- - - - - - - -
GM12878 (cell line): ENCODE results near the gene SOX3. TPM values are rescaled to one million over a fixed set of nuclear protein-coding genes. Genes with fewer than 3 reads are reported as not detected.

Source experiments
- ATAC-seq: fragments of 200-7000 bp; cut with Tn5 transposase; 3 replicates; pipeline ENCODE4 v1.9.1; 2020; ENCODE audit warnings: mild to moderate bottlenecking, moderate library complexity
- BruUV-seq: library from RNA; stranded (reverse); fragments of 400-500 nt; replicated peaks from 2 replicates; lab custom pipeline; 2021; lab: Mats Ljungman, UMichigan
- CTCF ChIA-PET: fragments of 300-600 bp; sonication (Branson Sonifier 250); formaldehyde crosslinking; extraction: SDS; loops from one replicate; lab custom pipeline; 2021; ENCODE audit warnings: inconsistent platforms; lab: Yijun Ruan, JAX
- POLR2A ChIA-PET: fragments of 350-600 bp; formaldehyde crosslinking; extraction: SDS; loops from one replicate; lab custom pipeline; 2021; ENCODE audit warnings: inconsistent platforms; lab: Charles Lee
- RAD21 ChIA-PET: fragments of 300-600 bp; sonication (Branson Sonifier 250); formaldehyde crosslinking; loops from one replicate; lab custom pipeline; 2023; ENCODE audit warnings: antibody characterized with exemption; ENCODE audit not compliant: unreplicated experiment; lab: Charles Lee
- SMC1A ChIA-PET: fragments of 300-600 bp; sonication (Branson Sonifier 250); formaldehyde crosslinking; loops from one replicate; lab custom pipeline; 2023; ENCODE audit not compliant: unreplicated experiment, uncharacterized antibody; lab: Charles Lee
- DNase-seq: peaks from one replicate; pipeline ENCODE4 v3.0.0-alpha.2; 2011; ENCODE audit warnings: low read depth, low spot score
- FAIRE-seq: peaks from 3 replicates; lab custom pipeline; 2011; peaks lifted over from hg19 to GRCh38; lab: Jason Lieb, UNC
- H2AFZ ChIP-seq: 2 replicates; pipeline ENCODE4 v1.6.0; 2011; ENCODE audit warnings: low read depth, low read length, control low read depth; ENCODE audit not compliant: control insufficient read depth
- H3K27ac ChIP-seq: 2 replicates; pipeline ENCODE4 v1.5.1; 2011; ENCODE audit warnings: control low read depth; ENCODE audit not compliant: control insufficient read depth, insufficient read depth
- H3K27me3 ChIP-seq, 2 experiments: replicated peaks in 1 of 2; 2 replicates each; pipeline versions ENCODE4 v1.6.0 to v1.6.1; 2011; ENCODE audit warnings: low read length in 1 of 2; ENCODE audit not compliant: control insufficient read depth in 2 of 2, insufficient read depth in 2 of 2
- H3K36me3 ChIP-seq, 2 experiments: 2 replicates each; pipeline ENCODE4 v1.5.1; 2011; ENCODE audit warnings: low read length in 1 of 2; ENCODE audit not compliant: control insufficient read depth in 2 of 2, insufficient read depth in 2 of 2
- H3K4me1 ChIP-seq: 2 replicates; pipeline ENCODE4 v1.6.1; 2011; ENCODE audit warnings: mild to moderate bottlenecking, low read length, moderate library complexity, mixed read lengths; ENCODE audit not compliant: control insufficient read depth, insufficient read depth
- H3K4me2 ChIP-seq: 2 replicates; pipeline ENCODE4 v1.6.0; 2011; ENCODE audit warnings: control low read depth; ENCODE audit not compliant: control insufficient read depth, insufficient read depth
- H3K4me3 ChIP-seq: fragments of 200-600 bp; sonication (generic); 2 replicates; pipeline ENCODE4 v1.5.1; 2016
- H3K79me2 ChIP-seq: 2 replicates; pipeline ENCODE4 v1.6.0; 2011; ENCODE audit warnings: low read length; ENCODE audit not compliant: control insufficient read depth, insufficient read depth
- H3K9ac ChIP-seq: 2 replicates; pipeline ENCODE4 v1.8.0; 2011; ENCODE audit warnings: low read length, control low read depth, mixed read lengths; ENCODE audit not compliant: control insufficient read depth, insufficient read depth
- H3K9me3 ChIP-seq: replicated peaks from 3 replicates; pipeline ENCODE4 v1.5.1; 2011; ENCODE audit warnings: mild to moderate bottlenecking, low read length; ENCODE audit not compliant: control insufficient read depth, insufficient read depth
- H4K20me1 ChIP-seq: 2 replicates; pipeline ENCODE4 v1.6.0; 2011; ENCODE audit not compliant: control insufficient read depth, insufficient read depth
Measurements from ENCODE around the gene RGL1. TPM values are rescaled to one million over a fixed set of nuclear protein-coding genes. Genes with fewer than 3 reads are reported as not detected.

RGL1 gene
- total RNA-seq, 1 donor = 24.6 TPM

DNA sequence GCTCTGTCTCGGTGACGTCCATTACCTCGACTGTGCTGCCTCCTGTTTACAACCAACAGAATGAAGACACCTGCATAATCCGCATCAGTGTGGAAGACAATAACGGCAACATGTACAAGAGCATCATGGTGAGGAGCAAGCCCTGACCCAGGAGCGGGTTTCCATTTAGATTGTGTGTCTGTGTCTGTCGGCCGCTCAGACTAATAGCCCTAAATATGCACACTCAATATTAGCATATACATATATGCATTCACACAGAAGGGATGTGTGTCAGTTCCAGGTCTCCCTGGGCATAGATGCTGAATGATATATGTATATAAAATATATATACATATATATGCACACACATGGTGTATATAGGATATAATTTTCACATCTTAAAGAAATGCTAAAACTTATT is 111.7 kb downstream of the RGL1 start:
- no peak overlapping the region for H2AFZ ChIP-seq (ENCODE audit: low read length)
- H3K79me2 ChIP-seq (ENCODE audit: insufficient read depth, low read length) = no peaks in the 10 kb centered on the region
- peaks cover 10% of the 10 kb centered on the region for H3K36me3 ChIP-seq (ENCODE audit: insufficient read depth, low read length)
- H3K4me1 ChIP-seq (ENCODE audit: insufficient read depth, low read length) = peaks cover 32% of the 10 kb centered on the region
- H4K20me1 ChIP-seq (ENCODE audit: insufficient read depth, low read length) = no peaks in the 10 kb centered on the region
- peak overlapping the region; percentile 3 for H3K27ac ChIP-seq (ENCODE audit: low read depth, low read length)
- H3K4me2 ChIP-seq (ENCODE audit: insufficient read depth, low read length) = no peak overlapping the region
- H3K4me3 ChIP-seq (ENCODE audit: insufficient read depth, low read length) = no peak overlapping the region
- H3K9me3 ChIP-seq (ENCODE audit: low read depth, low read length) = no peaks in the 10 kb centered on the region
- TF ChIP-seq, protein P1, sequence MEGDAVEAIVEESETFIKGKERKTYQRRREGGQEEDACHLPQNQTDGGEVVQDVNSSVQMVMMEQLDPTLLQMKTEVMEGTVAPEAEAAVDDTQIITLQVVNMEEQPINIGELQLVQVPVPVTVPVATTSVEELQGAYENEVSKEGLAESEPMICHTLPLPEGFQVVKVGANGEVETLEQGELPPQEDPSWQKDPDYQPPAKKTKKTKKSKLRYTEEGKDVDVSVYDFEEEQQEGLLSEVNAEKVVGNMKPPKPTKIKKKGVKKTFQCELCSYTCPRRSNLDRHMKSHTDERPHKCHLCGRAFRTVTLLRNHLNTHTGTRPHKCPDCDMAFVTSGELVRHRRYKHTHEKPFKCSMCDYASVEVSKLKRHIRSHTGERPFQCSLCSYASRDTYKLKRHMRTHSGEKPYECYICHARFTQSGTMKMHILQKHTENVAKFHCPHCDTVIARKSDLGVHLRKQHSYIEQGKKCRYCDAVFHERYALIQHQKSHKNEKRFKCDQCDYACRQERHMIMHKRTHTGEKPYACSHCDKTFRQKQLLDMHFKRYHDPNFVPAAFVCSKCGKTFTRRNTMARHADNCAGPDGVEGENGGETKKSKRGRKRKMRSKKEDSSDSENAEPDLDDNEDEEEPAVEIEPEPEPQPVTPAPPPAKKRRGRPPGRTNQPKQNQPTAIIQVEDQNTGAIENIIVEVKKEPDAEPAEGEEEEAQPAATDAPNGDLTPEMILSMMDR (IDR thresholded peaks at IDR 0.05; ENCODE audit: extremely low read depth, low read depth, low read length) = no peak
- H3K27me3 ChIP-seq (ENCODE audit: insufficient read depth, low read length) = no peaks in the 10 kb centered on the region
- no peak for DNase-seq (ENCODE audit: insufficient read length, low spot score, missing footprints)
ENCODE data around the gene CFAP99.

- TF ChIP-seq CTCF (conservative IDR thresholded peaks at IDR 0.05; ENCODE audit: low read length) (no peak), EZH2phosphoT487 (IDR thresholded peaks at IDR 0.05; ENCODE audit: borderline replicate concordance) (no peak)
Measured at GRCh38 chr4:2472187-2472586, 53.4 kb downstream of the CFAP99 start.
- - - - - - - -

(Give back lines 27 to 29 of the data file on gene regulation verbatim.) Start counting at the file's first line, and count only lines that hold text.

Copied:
- H3K79me2 ChIP-seq (ENCODE audit: insufficient read depth, low read length) = no peaks in the 10 kb centered on the region
- peaks cover 10% of the 10 kb centered on the region for H3K36me3 ChIP-seq (ENCODE audit: insufficient read depth, low read length)
- H3K4me1 ChIP-seq (ENCODE audit: insufficient read depth, low read length) = peaks cover 32% of the 10 kb centered on the region